“Errand Into The Maze”, “Dark Meadow (Suite)”,
“Woodland”, “Lamentation” & 3 Variations,
“Diversion of Angels”
Martha Graham Dance Company
September 24, 2016
by George Jackson
© 2016 by George Jackson
It was a balanced bill but inevitably a woman’s world that the Graham’s artistic director, Janet Eilber, presented. Four dances were by Martha Graham and one each by Pontus Lidberg, Azsure Barton, Richard Move and Sonya Tayeh. Graham’s group works were made in the mid-1940s when she had entered her 50s. Sexuality is at their core, although differently slanted. In “Maze” (1947), it is a fearsome thing to be conquered. In “Meadow” (1946), sex gives some satisfaction and holds promise despite dark doubts. In “Diversion” (1948), sex is transformed into love and Graham choreographed a paean to it. A compositional device she used in the first two – the alternation of staccato motion and flow – doesn’t appear in “Diversion”. Instead, differences among the diverse aspects of love are shown by distinct pacing, phrasing, costuming. There is the statuesque, often almost still, white-clad figure of pristine love. Tension and intense release are attributes of the sensualist, whose attire is a burning red. Impetuous, immature love flits about, launches and lands lightly, and sports a canary’s colors. All, of course, are female figures. What about Graham’s men?
Martha Graham Dance Company in Graham’s “Diversion of Angels”. Photo by Costas.
Men were meat for Martha Graham. She switched the mid-20th Century pinup to the male image. Even in the “Maze” monster’s mix of attractive and repellant traits - muscular legs, mobile torso, crucified arms - it is allure that dominates. The fifteen members of the current Graham company, split about equally between female and male, are technically strong and polished. They have the firm placement and fulsome, sculpted movement that is a requisite for performing Graham choreography. Xin Ying ’s rock solid balances and crescendos of agitated propulsion as the red figure in “Diversion” raise that competence to a bravura caliber. Yet, not every one in a leading role seemed larger than life, and projected from within the body and through it to the outside – something essential for, especially, the women. Anne Souder had those riches in “Meadow”, and Konstantina Xintara was on the verge for Move’s “Lamentation Variation”.
The program’s “Lamentation” section started with a film showing Graham herself in her solo. It was color footage but silent, although danced originally in 1930 to a Kodaly piano piece. At various moments the camera focused on the lamenting woman’s often semi-seated stance, the stretch of her body with its knit cloth wrapping, the action of her hands and the expressions of her face. Because the choreography is almost stepless, its sculptural aspect becomes very apparent. The dance is about four minutes in duration. Barton’s variation on it is for a pair of women whose moves to George Crumb music are sometimes alike and sometimes not. In the final moments, one figure (Souder) disappears into darkness and the other (Ying) sits on the ground tapping her fingers on the floor. Move’s variation has Xintara progressing from left to right across the stage into a bright light. Her advance is slow and ceremonial. She started very pulled up in the spine, stepping on high demipointe, and concluded by turning around to face in the direction from which she had come and doing a back bend to the right into the light source. Was the music credit – Beethoven’s “5th” – correct for this solo? As the final variation on “Lamentation” at this performance there was a group piece by Detroit choreographer Tayeh to music by Meredith Monk. To me it seemed rather a take on “The Rite of Spring”. I wish that Eilber would acquire Rosalia Chladek’s 1936 “Totengeleite” as a further variation. Not only is it a powerful expression of grief but it would add a rare example of old Central European modernism to the American dance scene. Both the Graham company and Paul Taylor’s seem to be excluding that tradition from their collections. Actually, Graham's “Lamentation” is indebted to that very influence. Graham made the work after her mentor Louis Horst’s visit to Vienna and his tales about what was happening in the dance scene there, and also after her classes from the European trained Michio Ito.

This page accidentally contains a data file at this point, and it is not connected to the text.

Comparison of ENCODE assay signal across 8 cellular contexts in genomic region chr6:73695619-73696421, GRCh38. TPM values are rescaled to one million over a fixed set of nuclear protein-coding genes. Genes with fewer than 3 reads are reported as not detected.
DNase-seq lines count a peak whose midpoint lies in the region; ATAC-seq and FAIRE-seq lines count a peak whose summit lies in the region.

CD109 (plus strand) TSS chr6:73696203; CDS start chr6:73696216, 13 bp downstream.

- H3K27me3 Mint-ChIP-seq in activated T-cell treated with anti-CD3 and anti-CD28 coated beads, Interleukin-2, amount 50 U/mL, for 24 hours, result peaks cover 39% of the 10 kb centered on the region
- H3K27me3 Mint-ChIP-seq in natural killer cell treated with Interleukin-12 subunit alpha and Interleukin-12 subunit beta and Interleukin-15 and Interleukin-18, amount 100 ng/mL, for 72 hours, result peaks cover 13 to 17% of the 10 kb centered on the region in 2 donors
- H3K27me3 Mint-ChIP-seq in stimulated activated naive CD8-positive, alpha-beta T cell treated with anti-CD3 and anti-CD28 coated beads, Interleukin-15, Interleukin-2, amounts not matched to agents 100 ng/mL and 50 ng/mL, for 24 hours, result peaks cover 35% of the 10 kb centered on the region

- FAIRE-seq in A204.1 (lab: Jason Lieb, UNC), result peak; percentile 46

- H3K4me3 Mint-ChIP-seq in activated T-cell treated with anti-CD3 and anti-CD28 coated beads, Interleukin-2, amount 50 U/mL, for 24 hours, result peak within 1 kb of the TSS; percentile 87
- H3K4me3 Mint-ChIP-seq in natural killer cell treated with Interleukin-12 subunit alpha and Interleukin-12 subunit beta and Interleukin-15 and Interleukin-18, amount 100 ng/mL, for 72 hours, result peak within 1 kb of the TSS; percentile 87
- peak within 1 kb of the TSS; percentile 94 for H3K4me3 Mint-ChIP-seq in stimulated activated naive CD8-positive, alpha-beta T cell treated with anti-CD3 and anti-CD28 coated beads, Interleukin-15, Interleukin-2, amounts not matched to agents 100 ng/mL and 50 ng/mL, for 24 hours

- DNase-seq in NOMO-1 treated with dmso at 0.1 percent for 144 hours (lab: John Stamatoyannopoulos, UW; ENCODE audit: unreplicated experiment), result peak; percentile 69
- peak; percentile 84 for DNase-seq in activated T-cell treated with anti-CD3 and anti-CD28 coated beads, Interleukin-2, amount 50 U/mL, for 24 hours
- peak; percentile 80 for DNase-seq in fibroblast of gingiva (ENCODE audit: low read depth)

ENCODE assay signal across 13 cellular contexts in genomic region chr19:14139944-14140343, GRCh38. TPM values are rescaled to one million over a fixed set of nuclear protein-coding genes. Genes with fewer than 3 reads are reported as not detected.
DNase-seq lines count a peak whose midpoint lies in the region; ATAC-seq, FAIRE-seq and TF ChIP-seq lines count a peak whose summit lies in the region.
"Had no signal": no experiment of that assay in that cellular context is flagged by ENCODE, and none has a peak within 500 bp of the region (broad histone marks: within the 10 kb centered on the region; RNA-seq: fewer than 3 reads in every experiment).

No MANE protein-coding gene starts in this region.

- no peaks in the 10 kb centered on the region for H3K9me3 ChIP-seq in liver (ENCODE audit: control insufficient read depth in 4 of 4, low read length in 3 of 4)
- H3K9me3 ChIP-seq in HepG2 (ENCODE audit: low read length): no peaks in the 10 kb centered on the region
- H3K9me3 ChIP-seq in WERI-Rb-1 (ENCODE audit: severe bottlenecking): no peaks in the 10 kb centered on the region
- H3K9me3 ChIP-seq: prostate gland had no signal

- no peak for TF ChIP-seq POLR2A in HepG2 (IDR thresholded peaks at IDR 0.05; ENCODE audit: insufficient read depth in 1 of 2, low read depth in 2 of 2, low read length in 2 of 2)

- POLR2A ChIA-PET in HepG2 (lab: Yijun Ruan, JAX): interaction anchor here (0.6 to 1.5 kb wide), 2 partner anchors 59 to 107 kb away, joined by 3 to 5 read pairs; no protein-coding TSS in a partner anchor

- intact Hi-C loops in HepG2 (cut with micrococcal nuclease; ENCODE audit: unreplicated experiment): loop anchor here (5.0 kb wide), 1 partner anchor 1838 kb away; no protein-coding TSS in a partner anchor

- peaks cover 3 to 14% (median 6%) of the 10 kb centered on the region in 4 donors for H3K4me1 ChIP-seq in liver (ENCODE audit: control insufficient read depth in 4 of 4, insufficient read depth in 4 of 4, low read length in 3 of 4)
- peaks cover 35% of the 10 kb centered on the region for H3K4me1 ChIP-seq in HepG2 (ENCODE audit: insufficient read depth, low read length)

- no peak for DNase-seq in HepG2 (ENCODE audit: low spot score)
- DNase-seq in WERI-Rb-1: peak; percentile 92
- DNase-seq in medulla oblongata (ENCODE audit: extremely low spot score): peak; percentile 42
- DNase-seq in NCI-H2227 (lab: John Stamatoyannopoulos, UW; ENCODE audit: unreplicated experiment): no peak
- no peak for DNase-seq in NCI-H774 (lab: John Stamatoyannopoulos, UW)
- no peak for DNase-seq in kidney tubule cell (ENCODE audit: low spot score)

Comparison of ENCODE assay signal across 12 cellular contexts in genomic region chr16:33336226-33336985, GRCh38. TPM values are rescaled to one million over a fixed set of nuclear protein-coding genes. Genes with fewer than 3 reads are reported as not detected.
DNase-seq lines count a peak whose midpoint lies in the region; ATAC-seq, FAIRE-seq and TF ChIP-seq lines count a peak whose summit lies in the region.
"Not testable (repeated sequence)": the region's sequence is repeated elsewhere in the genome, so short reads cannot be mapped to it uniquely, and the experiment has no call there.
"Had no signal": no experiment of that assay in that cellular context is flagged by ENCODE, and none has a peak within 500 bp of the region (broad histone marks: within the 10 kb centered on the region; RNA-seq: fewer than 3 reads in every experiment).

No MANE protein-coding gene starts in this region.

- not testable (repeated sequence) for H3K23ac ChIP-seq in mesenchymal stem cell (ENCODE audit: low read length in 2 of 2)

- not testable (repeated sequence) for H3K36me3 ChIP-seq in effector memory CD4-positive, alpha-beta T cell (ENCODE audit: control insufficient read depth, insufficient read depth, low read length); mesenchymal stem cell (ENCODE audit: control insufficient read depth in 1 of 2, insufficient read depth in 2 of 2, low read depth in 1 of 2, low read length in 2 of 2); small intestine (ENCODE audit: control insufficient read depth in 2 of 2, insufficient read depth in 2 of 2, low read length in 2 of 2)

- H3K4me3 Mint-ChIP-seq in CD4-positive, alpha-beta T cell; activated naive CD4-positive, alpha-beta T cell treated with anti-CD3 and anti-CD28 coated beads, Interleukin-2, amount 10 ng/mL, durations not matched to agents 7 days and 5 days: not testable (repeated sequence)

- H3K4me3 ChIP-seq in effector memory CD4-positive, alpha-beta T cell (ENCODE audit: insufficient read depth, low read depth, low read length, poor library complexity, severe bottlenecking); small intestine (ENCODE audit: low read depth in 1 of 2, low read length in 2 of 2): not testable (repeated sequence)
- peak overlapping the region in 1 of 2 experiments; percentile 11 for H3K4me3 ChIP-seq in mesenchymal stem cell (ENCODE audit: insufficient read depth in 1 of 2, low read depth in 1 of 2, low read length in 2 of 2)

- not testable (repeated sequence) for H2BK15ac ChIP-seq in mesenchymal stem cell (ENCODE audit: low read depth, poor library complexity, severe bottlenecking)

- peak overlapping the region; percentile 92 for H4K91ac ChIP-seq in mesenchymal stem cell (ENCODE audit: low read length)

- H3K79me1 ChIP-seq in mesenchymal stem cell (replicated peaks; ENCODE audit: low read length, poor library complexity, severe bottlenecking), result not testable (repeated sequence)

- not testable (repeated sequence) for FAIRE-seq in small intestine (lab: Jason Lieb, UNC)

A current European, Sweden’s Pontus Lidberg, made “Woodland”, to music by American composer Irving Fine (1914 – 1962). Its main concern isn’t gender relations but the individual (Ying) versus groups, big and small. Lidberg tries to use the firm, fulsome, modeled aspects of Graham movement but can’t quite hide a predisposition for busy, crowded contemporary choreography. The result is affably awkward, and not really an updating of the Graham approach.
At the post performance discussion among members of the Graham company and between them and the public, Lloyd Mayor, the British male soloist who had been Souder’s principal partner in “Meadow” and had caught the eye in smaller roles, spoke passionately about making the emotions of Graham’s characters real for himself. It must be that the performer in mounting that effort, in experiencing that process, grows as a personality and gives the audience a figure larger than life yet true.